In a moment that bordered on the surreal this morning, I heard a public service announcement on the radio at work featuring John Tesh talking about how dogs don’t like to be patted on the head.
But he’s right — most dogs aren’t fans of being patted on the top of the head. There will always be some exceptions to any rule, but there are lots of other “safe” places to pet a dog.
My dog Miko absolutely hated being patted on the top of the head. He also really didn’t like one particular friend of mine, and was always growling at her. It took me a while to put two and two together — but eventually I realized that the friend he growled at also always patted him on the head. When I suggested that she pet him elsewhere, he stopped growling at her!
Why don’t dogs like being petted on the head?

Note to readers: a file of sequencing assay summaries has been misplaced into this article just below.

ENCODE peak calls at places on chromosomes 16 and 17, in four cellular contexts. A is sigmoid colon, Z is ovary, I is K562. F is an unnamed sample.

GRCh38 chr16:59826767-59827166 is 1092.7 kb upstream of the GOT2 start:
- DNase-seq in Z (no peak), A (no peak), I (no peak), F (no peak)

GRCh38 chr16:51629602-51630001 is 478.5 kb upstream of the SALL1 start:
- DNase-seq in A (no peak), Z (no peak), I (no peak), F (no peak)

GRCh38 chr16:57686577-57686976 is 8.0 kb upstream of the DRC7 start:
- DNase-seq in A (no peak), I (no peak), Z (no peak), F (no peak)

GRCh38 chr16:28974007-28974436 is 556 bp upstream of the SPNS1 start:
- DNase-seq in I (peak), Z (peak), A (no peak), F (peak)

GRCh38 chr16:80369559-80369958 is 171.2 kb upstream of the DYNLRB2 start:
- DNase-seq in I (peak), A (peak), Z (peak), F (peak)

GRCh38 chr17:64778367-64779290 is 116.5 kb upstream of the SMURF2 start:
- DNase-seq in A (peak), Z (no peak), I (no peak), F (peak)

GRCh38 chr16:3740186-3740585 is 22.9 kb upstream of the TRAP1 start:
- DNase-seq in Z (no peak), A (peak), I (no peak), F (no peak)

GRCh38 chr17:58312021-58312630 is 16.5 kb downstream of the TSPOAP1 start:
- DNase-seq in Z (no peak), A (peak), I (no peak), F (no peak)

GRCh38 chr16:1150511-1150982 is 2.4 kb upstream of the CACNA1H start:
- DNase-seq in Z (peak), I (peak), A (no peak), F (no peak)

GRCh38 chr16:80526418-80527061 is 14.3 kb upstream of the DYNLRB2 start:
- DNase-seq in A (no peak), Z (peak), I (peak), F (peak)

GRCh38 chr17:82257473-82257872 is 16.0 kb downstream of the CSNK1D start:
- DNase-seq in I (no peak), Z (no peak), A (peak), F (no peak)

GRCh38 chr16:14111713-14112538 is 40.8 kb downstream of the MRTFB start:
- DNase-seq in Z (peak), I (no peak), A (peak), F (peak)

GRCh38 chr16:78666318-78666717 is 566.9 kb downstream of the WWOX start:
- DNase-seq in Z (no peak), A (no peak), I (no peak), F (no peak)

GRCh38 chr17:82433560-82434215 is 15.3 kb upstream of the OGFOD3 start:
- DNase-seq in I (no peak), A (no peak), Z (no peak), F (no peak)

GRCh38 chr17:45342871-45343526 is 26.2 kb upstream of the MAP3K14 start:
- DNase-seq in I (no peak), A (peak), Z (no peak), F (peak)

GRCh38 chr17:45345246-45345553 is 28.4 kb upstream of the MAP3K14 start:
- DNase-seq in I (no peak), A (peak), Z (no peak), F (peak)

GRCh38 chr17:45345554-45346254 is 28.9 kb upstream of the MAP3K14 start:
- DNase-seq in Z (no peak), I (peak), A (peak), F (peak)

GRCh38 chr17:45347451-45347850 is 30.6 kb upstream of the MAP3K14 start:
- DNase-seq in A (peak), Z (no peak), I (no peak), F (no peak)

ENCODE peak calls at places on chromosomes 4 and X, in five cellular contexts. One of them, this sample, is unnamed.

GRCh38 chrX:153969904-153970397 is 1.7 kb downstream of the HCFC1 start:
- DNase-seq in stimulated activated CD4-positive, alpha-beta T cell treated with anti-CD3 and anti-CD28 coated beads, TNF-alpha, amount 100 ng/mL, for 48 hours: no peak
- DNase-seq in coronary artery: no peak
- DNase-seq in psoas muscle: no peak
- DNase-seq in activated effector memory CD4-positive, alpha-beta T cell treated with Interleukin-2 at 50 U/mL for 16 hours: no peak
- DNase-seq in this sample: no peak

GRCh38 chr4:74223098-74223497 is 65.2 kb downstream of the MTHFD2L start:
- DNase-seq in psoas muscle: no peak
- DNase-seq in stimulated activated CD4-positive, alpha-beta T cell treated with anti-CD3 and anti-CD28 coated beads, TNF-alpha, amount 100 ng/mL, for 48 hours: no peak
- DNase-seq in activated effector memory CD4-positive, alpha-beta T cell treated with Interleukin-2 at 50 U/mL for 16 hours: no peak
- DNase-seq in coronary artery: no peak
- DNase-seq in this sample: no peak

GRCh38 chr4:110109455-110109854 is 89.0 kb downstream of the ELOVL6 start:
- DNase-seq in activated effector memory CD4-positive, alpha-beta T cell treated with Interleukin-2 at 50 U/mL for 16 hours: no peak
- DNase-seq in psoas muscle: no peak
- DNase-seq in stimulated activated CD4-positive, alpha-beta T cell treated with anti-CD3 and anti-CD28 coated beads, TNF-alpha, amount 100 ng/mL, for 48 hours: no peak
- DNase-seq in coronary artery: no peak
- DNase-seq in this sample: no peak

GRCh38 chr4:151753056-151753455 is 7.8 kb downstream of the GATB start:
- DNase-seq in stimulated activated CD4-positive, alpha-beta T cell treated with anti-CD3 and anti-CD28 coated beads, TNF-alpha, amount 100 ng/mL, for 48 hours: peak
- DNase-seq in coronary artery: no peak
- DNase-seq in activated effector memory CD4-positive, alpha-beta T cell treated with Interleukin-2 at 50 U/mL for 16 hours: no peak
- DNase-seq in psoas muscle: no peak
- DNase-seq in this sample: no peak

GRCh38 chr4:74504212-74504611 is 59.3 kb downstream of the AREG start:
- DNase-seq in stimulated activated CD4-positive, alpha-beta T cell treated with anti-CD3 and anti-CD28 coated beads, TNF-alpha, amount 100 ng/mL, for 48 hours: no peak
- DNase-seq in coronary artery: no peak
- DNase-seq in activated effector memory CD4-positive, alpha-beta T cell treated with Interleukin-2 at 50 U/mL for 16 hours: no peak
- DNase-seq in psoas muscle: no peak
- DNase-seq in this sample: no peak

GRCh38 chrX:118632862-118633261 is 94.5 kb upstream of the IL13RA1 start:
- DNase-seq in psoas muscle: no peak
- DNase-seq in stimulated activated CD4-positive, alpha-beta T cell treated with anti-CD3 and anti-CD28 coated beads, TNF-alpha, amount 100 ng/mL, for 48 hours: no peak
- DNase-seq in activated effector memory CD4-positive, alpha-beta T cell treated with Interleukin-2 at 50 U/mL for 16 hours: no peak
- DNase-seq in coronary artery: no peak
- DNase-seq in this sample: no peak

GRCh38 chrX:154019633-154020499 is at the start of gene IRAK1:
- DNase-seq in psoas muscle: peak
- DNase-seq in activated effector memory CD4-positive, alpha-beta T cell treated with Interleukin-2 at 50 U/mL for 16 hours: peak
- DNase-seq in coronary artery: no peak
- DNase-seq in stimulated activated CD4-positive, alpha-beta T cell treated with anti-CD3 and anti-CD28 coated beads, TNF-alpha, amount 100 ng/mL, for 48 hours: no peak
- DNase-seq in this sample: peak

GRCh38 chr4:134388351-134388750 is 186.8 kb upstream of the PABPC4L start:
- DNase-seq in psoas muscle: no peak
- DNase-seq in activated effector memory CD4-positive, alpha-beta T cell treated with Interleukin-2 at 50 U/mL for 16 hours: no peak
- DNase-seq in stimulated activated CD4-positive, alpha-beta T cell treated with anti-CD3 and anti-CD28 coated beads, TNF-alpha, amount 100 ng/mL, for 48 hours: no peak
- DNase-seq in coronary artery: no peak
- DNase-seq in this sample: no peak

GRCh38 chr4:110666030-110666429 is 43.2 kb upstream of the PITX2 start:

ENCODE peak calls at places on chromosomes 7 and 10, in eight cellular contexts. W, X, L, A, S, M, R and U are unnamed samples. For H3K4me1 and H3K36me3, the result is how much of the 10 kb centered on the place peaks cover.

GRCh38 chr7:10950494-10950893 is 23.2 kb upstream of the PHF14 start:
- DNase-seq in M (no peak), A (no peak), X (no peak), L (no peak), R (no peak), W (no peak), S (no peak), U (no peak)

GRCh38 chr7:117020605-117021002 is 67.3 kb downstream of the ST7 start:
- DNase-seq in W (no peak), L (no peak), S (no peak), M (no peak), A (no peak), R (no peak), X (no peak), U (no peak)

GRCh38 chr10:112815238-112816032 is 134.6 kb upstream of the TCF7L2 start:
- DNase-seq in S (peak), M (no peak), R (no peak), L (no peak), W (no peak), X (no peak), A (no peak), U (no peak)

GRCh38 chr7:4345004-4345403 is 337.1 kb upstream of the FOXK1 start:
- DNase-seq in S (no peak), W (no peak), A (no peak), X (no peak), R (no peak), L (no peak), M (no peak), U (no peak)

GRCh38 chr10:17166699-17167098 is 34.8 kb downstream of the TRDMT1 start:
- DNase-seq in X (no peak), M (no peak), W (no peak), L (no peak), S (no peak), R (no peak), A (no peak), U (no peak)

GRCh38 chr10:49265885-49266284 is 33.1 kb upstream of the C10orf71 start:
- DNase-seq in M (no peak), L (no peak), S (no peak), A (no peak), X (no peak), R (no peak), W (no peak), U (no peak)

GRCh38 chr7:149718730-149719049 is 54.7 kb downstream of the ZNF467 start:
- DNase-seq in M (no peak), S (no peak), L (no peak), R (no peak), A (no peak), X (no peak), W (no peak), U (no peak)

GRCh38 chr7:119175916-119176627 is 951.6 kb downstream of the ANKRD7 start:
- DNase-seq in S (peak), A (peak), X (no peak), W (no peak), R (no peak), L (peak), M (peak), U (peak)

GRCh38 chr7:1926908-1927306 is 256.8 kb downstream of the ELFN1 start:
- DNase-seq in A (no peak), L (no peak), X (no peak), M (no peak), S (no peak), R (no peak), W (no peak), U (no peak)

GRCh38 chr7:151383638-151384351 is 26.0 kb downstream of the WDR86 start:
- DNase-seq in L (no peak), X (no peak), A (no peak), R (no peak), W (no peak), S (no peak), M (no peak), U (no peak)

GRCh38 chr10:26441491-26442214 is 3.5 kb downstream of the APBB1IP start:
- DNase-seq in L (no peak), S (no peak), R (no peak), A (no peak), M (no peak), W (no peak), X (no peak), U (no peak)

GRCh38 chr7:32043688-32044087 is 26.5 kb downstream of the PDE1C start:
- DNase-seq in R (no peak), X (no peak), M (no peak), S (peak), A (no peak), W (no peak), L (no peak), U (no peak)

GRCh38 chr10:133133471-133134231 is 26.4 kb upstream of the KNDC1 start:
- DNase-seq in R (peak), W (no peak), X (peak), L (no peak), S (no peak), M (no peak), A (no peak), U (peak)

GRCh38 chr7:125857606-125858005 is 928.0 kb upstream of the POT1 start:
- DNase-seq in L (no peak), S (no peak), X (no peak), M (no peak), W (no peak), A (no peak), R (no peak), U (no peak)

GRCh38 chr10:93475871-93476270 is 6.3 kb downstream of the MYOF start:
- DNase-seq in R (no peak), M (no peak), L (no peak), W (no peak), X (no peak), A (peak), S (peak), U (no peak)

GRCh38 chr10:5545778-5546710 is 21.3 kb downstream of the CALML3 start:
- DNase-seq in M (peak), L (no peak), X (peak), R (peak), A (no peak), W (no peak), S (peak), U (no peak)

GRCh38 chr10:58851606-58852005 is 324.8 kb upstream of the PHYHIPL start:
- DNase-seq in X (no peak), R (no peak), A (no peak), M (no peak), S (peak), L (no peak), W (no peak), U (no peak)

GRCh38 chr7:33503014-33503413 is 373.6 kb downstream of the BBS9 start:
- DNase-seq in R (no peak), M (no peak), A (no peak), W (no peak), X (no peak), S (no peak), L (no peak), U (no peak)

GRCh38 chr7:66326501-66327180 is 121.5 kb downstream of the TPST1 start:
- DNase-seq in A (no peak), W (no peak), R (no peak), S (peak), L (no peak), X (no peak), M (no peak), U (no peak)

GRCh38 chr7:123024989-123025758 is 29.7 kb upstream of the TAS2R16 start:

- It can block their view — they can’t see what you’re doing and it can cause anxiety.
- Some dogs see a pat on the head as threatening behavior.
- If the dog doesn’t see you coming, he may be startled or frightened by your touch on the head. Some dogs can react aggressively to being startled!
- It can be jarring if you pet too hard!
Instead of reaching out to pet a dog on the head, try these friendly gestures:
- Rub the chin, cheeks, and/or throat.
- Scratch his rear end.
- Give long strokes along the back.
Some dogs won’t mind being patted on the head — my dog Moose doesn’t mind it at all. To him, any touch is a good touch. But other dogs are fussy about how they want to be cuddled. (Some people are fussy, too! We all have our different personalities, and that’s what makes the world go around.)